A fight where intelligent pressure just proved to be the deciding factor in the end.
Championship boxing on a Sunday (lovely stuff)
Sunday evening: a time for boxers to pop a few pain-soothing paracetamol and either toast, or lament their in-ring endeavours the previous evening.
A time for fans to dissect performances, pass off analysts’ opinions as their own and laugh at Carl Froch. It would seem though that Al Haymon has no respect for the boxing sabbath and this past Sunday we were treated to a break from routine live from the American Bank Centre, Corpus Christi in the Lone Star State of Texas.
In the main event was the super middleweight match-up between recently dethroned titlist Anthony Dirrell and Marco Antonio Rubio.
It was however the co-main event which grabbed virtual headlines last night with Twitter lighting up over the again-controversial second match-up between WBA bantamweight champion Jamie McDonnell (27-2-1, 12 KOs) and Tomoki Kameda (31-2, 19 KOs).
For those who missed their initial encounter in July, the pair fought in a tense meeting with McDonnell winning by a miniscule margin on the judges’ cards (114-3 on all three).
A rematch was scheduled with refreshing rapidity, Kameda eager to avenge his only professional loss and the champion eager to reassure the boxing fraternity that his greatest weapon last time out was not a doting judging panel.
It was the Japanese fighter who started with gusto, taking the first round while showcasing fast hands and some nifty combinations.
McDonnell responded in the manner of any worthy champion showing great ring intelligence by immediately adjusting and setting up a rangy jab.
It was this jab that from the second round on that consistently frustrated Kameda, acting effectively as both an offensive weapon and a defensive tool.
In a performance that underlined the importance of fundamentals, McDonnell added to his lecture on boxing 101 – a punishing front-foot pressure, constantly stalking Kameda down and controlling the ring for large periods of time.
Not underestimating his opponent, McDonnell didn’t blindly walk Kameda down eating retaliatory punches but rather showed silky, astute head movement when attacking, often making his counterpart miss the target.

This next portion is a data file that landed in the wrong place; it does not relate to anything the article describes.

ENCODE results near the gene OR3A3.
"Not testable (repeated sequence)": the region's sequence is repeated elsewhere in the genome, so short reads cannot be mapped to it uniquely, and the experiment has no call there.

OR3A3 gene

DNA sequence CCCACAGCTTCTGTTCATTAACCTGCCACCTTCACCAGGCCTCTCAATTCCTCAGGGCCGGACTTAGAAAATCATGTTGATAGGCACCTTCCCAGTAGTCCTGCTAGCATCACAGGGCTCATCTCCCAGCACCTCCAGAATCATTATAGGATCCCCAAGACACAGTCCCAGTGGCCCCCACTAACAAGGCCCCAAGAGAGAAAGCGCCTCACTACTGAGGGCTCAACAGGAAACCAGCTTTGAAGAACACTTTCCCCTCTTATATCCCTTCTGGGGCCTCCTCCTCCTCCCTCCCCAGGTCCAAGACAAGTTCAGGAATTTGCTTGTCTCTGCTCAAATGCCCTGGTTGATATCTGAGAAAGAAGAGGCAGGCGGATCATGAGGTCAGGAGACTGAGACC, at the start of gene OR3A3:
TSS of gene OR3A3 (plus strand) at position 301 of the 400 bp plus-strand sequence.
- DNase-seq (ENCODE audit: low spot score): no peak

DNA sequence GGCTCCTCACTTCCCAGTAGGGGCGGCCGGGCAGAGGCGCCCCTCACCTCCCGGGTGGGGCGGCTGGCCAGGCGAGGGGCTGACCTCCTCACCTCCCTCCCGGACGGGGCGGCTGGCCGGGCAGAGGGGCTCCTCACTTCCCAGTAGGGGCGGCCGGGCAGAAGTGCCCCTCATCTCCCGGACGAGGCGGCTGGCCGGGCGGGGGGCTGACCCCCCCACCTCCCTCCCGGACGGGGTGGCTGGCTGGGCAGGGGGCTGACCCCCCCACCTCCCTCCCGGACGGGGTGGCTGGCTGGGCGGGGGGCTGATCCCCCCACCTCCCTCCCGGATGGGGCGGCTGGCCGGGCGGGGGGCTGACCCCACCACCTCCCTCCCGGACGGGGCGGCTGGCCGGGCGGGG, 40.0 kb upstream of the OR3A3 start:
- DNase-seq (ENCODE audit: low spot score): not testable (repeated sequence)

The combination of the rapid-fire stiff jab thrown very frequently, constant head movement and domineering forward pressure meant that Kameda had no time or space to breathe, suffocated by a pointed tactical display.
Here’s the full fight video, if you want to take a look at some of the rounds:
Scorecard and reaction
It is at this point that I should offer a trigger warning, of sorts.
Never have I seen a fight or decision so hotly contested, particularly on social media. Adam Booth labelling Dan Rafael’s analysis as “BS” and Nick Halling deeming Virgil Hunter’s reading of the fight and of fights in general to be sub-standard.
You may well read an account of the fight that differs greatly from this one, with many Stateside (Rafael and Hunter included) feeling that Kameda was robbed, with McDonnell winning 116-11, 115-112 and 117-110 on the judges’ cards.
Admittedly, the fight was closer than the cards suggest but grand larceny was not on show last night, no indeed.
In the early rounds it seemed flashy, fast-handed combos from the challenger were almost irresistible to boxing magpies, despite the fact many found only gloves and forearms.
Kameda may also have served up the more eye-catching single shots throughout the fight, bouncing McDonnell’s head backwards on a few occasions and catching him flush on the chin more than once.
The Japanese former champ did stage something of a comeback in the second half of the fight, taking three rounds through stepping briefly into the pocket and unleashing multi-punch combinations, before stepping out again.
Two or three punch combinations and a handful of chin-finding hooks were not enough however to overshadow Doncaster’s Jamie McDonnell unrelenting pressure and jab and it was clear at the final bell, who felt they had done enough to claim the grand prize.
The right man won in the end, in a very close fight
McDonnell jubilant in celebration, Kameda offering only a lacklustre fist-pump.
Kameda had perhaps been unlucky to have a suffered a slip that was helped along by the fist of McDonnell that was judged a knockdown in the final round, but overall a decision in McDonnell’s was the only fair result.
McDonnell’s victory will invite calls for a domestic bruiser with Scott Quigg, a welcome development with McDonnell likely to move up to super-bantamweight for his next fight, relinquishing his WBA title.
Quigg may have his mind on another domestic match-up however…
Regardless of divided opinion on the result, it was a fine development to see some live boxing on, other than reruns that grace our screens elsewhere on a Sunday evening, particularly a fight of this calibre.
(Image credit: Sportinglife.com)
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